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…….The World Without Boundaries

A Road Trip to Betong

Written By: jipp - Oct• 14•18

So I’ve just returned from a road trip to the far North of the Malaysian Peninsula, to a small town called Baling in the Malaysian state of Kedah. It was my first time traveling to that corner of Malaysia, although the furthest I went last time was Lenggong to check out the latest site in the country to be inscribed on the list of UNESCO World Heritage Sites.

Reaching Baling at night, we checked in at a hotel called Hotel Bayu where I had a full view of the beautiful Baling Hill from the window of my hotel room. The plan was to climb up the hill, which I was told would serve climbers with beautiful view of Baling town from the peak. Unfortunately, we woke up the next day to a heavy rain so the plan had to be scrapped. After doing what we were there to do, we drove over to Pengkalan Hulu before crossing over to Betong in Thailand. It would be my very first time driving into Thailand so I was quite excited. It was something that I had always wanted to do but never got around to doing it – not until this one.

The process was quite simple. You first need to drive through the gate on the Malaysian side – where you need to show them your car registration card (also known as car grant of course), and they’ll register your car plate number on a log book. Then later near the gate on the Thai side, you need to park your car and come to the counter to fill up forms – one for the car and another for your entry. Somebody is there to help fill up the forms for you – with a little bit of charge of course – and all you need to do is to hand over to them your passport and car registration card.

Then you need to bring the forms to the immigration counter where the forms will be stamped, together with your passport. Now mind to tell you that there is a little slip of paper that they’ll tuck in your passport and you really don’t want to lose this paper. They’ll ask for that paper when you return to check out, and they’ll charge you some RM1k (according to the Malaysian personnel that registered the plate number of my car) if you don’t have it with you. The Thai officers wouldn’t tell you that – and of course we all know why.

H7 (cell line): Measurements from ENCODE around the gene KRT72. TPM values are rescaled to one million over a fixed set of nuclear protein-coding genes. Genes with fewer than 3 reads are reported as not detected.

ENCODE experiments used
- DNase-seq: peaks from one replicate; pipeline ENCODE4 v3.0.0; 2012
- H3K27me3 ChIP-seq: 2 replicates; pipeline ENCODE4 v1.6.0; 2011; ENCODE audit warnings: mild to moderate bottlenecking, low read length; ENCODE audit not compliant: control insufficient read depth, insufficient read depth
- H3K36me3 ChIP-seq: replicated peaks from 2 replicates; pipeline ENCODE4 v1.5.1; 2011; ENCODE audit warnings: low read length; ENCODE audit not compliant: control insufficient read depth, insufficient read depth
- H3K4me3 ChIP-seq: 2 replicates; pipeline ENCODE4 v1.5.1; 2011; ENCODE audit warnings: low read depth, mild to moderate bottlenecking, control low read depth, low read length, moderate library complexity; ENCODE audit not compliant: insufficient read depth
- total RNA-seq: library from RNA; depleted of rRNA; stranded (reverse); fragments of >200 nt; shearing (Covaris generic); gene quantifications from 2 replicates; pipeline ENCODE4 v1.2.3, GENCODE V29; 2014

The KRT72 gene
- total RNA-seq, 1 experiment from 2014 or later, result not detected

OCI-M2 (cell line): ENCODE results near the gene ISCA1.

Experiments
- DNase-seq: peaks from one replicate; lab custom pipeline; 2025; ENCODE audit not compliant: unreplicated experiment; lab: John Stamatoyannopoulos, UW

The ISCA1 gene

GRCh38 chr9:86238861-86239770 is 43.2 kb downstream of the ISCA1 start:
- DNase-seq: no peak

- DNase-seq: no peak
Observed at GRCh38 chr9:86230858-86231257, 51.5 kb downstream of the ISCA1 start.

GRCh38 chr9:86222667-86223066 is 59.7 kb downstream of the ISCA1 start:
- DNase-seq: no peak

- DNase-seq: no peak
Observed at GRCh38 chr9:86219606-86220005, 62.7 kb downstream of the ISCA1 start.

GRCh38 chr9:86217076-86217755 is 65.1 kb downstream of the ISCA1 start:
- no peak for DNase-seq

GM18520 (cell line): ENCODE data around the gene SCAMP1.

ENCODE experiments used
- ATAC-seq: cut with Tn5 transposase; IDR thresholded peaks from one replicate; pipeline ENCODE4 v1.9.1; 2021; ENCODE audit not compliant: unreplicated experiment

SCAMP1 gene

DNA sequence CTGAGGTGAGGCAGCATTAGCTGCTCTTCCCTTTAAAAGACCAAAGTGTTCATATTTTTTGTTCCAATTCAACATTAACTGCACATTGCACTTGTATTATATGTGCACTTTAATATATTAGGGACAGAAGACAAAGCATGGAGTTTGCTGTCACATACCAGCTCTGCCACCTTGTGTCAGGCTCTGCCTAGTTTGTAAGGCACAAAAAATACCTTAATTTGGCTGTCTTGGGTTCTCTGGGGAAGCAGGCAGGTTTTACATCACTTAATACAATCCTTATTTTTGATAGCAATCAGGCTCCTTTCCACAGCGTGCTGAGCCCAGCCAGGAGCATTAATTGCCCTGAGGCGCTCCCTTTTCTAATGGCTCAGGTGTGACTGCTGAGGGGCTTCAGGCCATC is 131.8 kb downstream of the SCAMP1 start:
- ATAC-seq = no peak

Done with the stamping, we drove on through the gate and voila – we were in Thailand. The change of environment was almost immediate. Even the air felt so different to my lungs (heh). There were suddenly the familiar Thai architectures everywhere – the fancy gates, the giant posters of the King and Queen of Thailand, the convoluted Thai abugidas and the most noticeable one is the motorcyclists not wearing helmets.

We reached the town center of Betong almost in no time and were surprised to see how quite the town was. Having lost the phone coverage by now, we found ourselves totally disoriented. Thinking that we couldn’t go anywhere without the help of Google map, we bought a sim card from some random tele shop for RM20. With the internet back in the phone, we were ready venture on.

The first place that I had in mind was the Piyamit Tunnels. It was a place that I had always wanted to go. Following the instructions on the Google map, we were led across rubber plantations, a series of beautiful villages with ancient-looking wooden houses, then further on into the lush greenery of a hilly forest. By then it was beginning to drizzle and by the time we arrived at the gate to Piyamit Tunnels, it was raining cats and dogs.

After buying the ticket at the counter for RM8 (Malaysian currencies are generally accepted all over Betong) per person, we ventured into the forest to see for ourselves the tunnels that were used by the Communist insurgents during their guerilla campaign against the British Malayan armed forces (which was later joined by a range of Commonwealth armed forces) – a campaign that lasted for 5 decades.

Walking along the concrete walkway towards the tunnels, I could see why the place was handpicked by the Communist insurgents to be their base for air raid shelter and storage of food supplies and probably weapons. Located on a hillside, hidden among the hills with lush forest (but a quick look at the Google Map shows that it is now surrounded by farms and the forest where the tunnels are is merely a sort of a left-over) with a steady stream of water coming down to it from the surrounding hills, the location and geographical settings of the place were just perfect for militant activities.

The fact that it was so well maintained and the forest was almost intact caught me by surprise. Going to the tunnel complex and back turned out to be a bit of a hike, but it really was a nice hike. The walkway was nicely roofed so I put my umbrella aside so that I could enjoy the hike even more.